Ask A Childbirth Educator

We ask health and wellness professionals the same six questions we always ask. This week, TWO DOULAS talks to childbirth educator Gillian Doria.

Photo credit: Karin Benedict

Gillian Doria is the owner of Montreal Childbirth Classes. She trained for three and a half years to become a childbirth educator and got her diploma from the University of Bedfordshire (UK). She has been a childbirth educator for 14 years and is also a birth and postpartum doula, having trained with Doula UK and MotherWit Doula Care in Montreal. She has lived in Ottawa, Toronto, Vancouver, England and France. She has two children and enjoys running, yoga, traveling and going to the movies. Gillian offers doula services and private prenatal education classes to expectant families in Montreal. For information about her classes and other services, visit her website,, her Facebook page, or send her an email at [email][/email].

How would you describe your job in just one sentence?

A childbirth educator’s job is to help empower couples to make the best suited decisions for themselves, regarding how they would like their birth to unfold and to help them gain confidence in caring for their newborn.

What made you want to be a childbirth educator?

I was volunteering for a parenting support group in Paris, France and they were looking for members to train as childbirth educators in order to give childbirth classes in English. So, as my husband and I had taken childbirth classes with our first child in England and really benefited from them, I thought this would be a great way to support other couples who wouldn’t otherwise have access to these classes.

How can expectant parents benefit from your services?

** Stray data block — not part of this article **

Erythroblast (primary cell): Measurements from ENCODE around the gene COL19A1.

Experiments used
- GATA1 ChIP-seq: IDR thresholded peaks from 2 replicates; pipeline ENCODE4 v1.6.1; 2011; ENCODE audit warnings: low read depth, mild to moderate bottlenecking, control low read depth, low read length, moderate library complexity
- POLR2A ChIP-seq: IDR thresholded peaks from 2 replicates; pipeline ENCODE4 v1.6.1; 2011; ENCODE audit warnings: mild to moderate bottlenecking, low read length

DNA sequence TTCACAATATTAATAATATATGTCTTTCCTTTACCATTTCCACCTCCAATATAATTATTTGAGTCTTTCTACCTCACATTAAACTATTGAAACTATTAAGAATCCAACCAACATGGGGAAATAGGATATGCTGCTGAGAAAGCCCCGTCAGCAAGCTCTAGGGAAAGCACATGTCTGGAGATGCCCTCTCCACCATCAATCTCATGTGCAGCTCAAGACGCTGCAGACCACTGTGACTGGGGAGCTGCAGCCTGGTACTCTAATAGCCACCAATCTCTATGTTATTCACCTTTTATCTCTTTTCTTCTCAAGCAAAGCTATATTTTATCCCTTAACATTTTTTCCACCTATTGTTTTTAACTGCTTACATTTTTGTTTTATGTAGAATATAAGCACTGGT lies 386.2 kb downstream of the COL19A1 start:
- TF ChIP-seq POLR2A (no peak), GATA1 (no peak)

Couples will learn about what happens to a woman’s body during labor, the different options for pain relief, relaxation techniques, how partners can support the labouring woman, and baby care: how to bathe and soothe a crying baby, breastfeeding, what effect a newborn may have on a couple’s relationship, etc. If people take these classes with other couples, they will also meet others in the same situation as themselves and hopefully form a support network for each other.

What happens at your first meeting with expectant parents?

It depends whether it is a group setting, a private class with a single parent or a couple, or if it is a refresher class for a couple who has given birth before. But generally I ask them about their preferences, in terms of how they would like their birth to go, in an ideal situation. Some may want a natural birth without pain medication and others may want something more medicalized. Some may not yet know what kind of birth they would like and that is fine, too. Hopefully by the end of these classes they do know the answer to these questions and feel more empowered to ask for what they want. I think it is important to respect the couples’ wishes as to the type of birth they would like, while keeping their minds open to other possibilities that might arise.

What’s the biggest misconception people have about your field?

That childbirth classes are only for those who want a “natural birth.” Classes are open to anyone expecting a child who wants to gain more knowledge about birth and the first few weeks with a newborn.

What do you love most about working with expectant parents?

Helping women gain confidence in their ability to give birth and giving confidence to their partners in supporting them in that process. I also love seeing parents as their confidence grows in the knowledge that they will be able to care for their newborn.

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